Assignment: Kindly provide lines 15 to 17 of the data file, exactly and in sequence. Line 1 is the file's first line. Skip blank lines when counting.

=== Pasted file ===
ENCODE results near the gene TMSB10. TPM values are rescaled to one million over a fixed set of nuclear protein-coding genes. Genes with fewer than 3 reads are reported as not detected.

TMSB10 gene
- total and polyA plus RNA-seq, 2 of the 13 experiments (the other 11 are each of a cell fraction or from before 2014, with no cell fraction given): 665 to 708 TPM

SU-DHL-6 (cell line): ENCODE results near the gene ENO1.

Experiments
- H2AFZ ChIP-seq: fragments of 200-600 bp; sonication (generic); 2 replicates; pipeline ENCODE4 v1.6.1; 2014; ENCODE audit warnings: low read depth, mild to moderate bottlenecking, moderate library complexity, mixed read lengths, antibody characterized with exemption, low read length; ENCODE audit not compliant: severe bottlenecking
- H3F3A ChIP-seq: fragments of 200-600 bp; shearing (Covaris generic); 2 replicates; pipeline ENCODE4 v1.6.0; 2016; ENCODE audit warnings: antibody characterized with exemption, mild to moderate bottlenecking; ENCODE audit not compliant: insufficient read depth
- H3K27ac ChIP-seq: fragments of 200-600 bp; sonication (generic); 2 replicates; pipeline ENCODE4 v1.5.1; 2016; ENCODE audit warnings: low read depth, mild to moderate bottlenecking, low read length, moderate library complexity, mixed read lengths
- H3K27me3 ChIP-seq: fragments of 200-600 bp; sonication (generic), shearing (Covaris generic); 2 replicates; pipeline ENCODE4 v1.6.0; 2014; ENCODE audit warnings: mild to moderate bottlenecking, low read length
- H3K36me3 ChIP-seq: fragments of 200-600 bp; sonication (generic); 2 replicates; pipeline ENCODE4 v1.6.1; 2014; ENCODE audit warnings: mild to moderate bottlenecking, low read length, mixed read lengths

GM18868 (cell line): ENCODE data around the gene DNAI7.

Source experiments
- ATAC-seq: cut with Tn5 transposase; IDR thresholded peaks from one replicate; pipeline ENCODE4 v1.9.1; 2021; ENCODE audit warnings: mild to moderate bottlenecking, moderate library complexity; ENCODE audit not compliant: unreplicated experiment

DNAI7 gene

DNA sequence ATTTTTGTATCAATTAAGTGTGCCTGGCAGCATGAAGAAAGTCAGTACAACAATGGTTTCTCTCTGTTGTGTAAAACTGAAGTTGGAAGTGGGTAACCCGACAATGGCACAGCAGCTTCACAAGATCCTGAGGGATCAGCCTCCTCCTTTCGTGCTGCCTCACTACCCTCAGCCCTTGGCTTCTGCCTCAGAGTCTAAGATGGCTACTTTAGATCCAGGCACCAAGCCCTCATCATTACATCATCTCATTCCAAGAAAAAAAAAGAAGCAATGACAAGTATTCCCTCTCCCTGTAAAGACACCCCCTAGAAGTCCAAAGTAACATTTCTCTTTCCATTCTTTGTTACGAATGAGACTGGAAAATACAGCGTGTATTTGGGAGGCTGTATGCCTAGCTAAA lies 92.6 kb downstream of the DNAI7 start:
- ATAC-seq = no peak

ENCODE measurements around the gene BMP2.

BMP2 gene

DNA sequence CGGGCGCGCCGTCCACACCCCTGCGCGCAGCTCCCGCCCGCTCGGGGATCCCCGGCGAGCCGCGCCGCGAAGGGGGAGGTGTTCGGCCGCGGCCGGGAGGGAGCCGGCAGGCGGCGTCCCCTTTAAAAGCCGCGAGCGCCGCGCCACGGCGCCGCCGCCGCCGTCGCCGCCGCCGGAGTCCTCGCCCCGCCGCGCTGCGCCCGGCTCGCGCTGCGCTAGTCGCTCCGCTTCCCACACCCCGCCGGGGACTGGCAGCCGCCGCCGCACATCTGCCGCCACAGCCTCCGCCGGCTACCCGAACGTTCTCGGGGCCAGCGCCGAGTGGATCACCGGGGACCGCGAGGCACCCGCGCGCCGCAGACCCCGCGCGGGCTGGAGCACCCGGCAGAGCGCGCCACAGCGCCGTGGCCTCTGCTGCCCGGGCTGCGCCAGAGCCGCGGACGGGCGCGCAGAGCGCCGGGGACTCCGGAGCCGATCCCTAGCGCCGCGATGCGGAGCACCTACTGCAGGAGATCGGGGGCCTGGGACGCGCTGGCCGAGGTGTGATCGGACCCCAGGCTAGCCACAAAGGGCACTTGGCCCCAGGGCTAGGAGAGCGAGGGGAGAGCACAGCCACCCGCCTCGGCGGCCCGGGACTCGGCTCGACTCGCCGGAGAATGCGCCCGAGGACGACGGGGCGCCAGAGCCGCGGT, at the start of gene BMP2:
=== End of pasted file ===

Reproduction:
DNA sequence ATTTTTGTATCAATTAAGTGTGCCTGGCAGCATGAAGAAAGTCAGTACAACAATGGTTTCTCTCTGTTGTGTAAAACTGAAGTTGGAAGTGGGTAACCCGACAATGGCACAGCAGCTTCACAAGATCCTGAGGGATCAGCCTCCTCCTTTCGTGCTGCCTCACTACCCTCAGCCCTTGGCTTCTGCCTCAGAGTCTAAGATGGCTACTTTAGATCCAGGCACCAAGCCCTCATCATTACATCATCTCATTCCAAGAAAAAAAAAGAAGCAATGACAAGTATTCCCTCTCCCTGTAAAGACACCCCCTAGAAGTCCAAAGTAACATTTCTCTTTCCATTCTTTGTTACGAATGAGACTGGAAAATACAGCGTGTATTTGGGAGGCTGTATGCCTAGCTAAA lies 92.6 kb downstream of the DNAI7 start:
- ATAC-seq = no peak

ENCODE measurements around the gene BMP2.